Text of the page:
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Becoming a Police Officer: Internships (page 3)

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Updated on Dec 2, 2010

The FBI programs are highly specific. Most internships offer opportunities to survey the whole array of police activities and operations. In other cases, you may be able to spend your internship taking an in-depth look at a particular law enforcement specialty. This could include everything from recruitment and training to maintenance of records; communications or community outreach programs; criminal investigations or crime lab and property room; preparing cases and courtroom testimony; or surveillance operations. You might also be able to spend most of the internship period with a special unit, such as canine patrol, motorcycle patrol, accident reconstruction, narcotics, arson squad, or emergency response team, to name a few.

It is unlikely you will have an opportunity to answer calls for service with these units because, of course, both the agency and your school are responsible for your safety. But you may have the opportunity to work in the command center of these units and interact regularly with officers assigned to them. If you have a preference for one type of experience or the other, find out during the application process whether you have a choice in assignments or whether the privilege of being considered for an internship is the extent of your choice.

Wherever you perform you internship work, do not expect to do active police work beyond paperwork and observation. In the field, you will be limited primarily to observing what the job entails and how the others perform their duties. More likely you will be providing routine assistance to either sworn officers or civilian employees of the agency. If you violate policies meant to keep you safe and you consistently try to stretch your responsibilities into active police work, you stand a good chance of having your agency request that your school remove you from the program. You are there to learn about policing and, possibly to help the agency with some non-emergency tasks. You are not there to endanger yourself or others by taking chances and engaging in risky behavior.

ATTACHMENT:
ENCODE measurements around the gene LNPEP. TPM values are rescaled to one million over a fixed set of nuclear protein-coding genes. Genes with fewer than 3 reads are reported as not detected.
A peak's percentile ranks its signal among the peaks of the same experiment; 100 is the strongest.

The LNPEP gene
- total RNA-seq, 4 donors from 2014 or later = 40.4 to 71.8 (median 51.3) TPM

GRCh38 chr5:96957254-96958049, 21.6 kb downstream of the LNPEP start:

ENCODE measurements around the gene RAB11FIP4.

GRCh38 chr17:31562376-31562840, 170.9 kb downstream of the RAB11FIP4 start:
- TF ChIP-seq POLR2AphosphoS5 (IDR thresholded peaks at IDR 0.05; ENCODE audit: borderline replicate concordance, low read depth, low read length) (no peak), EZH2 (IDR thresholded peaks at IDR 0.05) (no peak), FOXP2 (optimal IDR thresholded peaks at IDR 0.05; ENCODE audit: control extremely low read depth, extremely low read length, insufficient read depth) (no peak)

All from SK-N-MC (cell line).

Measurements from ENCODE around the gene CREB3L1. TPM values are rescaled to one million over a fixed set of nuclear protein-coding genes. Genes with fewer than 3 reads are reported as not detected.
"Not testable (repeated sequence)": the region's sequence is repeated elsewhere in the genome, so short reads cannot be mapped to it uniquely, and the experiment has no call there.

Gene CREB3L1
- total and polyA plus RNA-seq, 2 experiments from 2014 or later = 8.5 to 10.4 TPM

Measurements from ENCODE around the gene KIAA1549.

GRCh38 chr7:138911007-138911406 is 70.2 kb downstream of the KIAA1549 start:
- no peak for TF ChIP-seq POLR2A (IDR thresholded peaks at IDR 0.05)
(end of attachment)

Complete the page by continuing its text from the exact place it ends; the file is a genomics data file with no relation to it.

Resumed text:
Internships not only provide real world experience, they also help you develop self-directed learning. Most of your learning up to this point will have been passive—sitting in classrooms listening to lectures, reading books, and perhaps watching a few videos. With a field work internship, you will learn when there is a preferred method of performing a task or addressing a challenge, and when there are multiple approaches to problem solving, each with plusses and minuses. You will be acquiring new knowledge and probably applying some of the knowledge you have already gained.

Most students find at the end of an internship that they have acquired new skills and experienced personal development. Most important as far as career consideration goes, you will have developed an increased sense of professionalism through your first-hand involvement in real-world work.

Now that you've learned something about internships, you need to know how to go about getting one. General information on internships is available primarily from school internships coordinators and from police agency websites. Some agencies that coordinate a number of programs with more than one college might have an agency administrator. Attend seminars, job fairs, and similar events where you can talk to recruiters about internships. Particularly if you are in your senior year and will be looking for full-time employment soon, discuss with a recruiter whether an internship can lead to direct employment or if it carries extra points on a civil service exam. Because special jurisdiction agencies and some city and state investigative agencies are less likely to be covered by civil service regulations, they often have greater flexibility in hiring. In searching for an internship, do not disregard opportunities closer to home. Friends, relatives, and possibly parents of classmates who work in the field are also a good source of information.

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